Nantahala is still a relatively small stream in the DH area.
When the water comes out the pipeline at the powerhouse, the flow of the river
increases big time. It flows for about eight miles through the Nantahala Gorge and is
also an area that's very popular with those who float the whitewater on rafts. Of
course, when the dam isn't generating, the water doesn't gush from the pipe and
this part of the river is a moderately flowing stream that can be waded. When it is
flowing, it's almost impossible to wade it. This section of the river is heavily stocked
and contains a lot of holdover trout. It is very easy to access. Highway #19 follows
closely along the river. I will continue this tomorrow.
Smoky Mountain Weather:
Today, you can expect rain and snow before 10am, then a slight chance of rain
between 10am and 1pm. It will be cloudy with a high near 47. The wind will be from
the northwest around 5 mph in the afternoon. The chance of precipitation is 60%.
Little or no snow accumulation is expected. Tonight's low will be around 32.
Sunday, there's a 20 percent chance of rain after 4pm. It will be partly sunny with a
high near 51. The wind will be calm. There's a 60% chance of rain Sunday night.
Smoky Mountain Stream Conditions:
The streams with links that have nearby USGS Station Real-time stream data:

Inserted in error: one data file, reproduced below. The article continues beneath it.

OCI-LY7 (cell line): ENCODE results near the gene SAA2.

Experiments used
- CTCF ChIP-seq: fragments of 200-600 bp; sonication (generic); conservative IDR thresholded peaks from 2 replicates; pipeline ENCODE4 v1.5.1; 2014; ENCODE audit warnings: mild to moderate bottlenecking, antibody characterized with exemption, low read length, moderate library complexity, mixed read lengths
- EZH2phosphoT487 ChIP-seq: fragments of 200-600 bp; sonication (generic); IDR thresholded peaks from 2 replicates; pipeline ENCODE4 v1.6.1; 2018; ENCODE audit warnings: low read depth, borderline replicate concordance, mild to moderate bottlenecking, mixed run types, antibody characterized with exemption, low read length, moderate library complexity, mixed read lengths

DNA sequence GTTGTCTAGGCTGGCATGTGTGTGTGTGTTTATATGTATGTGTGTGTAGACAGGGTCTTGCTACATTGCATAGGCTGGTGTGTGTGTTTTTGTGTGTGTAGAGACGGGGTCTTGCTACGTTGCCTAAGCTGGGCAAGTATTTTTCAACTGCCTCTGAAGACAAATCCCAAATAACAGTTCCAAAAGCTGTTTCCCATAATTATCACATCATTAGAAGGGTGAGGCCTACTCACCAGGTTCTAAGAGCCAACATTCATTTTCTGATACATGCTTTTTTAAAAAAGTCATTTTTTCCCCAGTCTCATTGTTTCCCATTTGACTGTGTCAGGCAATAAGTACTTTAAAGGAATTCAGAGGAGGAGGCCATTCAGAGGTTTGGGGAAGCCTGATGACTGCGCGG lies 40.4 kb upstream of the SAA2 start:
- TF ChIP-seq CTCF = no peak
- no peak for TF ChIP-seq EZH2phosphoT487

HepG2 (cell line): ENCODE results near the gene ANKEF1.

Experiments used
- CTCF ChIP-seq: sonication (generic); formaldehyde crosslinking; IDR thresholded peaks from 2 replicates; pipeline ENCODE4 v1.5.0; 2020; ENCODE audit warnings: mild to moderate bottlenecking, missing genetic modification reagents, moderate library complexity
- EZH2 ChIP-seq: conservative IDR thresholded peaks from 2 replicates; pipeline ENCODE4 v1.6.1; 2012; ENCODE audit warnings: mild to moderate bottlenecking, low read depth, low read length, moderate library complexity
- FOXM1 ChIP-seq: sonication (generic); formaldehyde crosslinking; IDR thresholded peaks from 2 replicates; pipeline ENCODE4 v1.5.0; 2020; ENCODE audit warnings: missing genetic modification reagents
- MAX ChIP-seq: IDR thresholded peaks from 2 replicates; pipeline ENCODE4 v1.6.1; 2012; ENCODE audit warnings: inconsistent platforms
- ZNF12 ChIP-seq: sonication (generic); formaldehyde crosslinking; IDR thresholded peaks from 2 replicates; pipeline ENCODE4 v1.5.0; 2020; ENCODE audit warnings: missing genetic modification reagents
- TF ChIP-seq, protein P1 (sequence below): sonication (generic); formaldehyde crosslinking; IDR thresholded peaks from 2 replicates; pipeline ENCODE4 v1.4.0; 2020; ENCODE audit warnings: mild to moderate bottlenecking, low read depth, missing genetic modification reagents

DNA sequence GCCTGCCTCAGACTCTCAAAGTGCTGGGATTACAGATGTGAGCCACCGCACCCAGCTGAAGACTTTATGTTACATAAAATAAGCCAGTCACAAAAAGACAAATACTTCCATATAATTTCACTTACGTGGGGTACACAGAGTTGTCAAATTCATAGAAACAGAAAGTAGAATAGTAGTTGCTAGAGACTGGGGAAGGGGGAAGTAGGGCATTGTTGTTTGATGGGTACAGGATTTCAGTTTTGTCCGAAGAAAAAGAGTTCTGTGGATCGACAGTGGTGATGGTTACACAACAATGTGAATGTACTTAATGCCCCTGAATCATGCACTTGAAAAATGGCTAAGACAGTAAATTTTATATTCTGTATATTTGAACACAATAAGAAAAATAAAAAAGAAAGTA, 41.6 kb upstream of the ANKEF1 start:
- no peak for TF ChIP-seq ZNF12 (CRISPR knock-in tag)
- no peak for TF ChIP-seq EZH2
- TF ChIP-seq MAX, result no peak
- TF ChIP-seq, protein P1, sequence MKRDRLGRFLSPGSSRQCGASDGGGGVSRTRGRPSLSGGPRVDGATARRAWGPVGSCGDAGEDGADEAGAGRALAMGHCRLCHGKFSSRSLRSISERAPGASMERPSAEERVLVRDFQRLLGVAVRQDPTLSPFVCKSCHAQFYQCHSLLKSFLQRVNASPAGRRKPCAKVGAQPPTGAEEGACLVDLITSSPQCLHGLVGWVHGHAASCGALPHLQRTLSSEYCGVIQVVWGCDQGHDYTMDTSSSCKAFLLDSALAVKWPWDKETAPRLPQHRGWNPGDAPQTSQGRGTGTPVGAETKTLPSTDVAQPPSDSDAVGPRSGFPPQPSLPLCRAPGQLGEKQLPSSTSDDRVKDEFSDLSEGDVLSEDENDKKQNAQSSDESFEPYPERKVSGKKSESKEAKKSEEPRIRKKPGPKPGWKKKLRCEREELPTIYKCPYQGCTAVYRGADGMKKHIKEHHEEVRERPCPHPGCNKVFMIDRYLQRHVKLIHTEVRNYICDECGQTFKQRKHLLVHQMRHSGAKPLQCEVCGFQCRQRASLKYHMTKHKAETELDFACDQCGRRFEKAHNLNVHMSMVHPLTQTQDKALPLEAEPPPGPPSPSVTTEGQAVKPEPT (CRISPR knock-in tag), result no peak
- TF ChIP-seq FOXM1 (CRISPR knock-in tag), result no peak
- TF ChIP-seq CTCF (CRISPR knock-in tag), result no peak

Little River: Rate 136 cfs at 1.67 ft.
(good wading conditions up to 250 cfs, and with extra caution up to 400 cfs)
Oconaluftee River: Rate 261 cfs at 1.42 ft.
(good wading conditions up to 500 cfs, and with extra caution up to 700 cfs)
Cataloochee Creek: Rate 56 cfs at 2.33 ft
(good wading conditions up to 125 with extra caution up to 150 cfs)
Little Pigeon River doesn't have a station nearby but it was low, butin good shape
Hazel Creek and the other larger NC streams flowing into Fontana Lake: They are a
little low, but in good shape.
Current Recommended Streams: I would fish the lower elevation streams
Recommended Trout Flies:
1. Blue-winged Olives:
Hook Size 20/18/16
2. Brown and White Belly Sculpins:
Hook Size 6
3. Cream Midges: 20/22
Recommended Fishing Strategy:
Keep in mind, the strategies I am recommending is for the maximum odds
of catching numbers of fish. Many prefer or favor a dry fly and by all means there
isn't anything wrong with that. It's just a fact that if nothing is hatching at the time, it
reduces your odds of success. You can still probably hook some trout, just not as
many as if you fish subsurface. Of course, this is also based on using good
techniques and the right flies. Some guys don't know how to fish below the surface.
Until I spotted something hatching, assuming I was fishing a low to mid elevation
stream, I would fish a size 18 Blue-winged Olive nymph. Many of the species of
mayflies called Blue-winged Olives are bi-brooded, meaning they hatch twice a year.
They are swimming nymphs that dart around in short spurts and hide wherever they
can. They don't stay wedged up under the rocks like most of the other mayfly
nymphs, the majority of which are clingers.
If the water is below 43 degrees, I would switch to a Cream Midge larva and Cream
Midge Pupa tandem rig, with the larva the bottom fly and the pupa above it.
If you spot something hatching, it will most likely be Cream Midges or small
Blue-winged Olives. Switch to the adult Cream Midge, if it is midges hatching, or the
BWO Dun or emerger, if it is the BWOs.
Tips for Beginners:
Tips for the Self Proclaimed Experts:
Whatever Hits Me:
Thank you for visiting our site. James Marsh, Pending CFO
(Chief Fishing Officer) Perfect Fly
Copyright 2014 James Marsh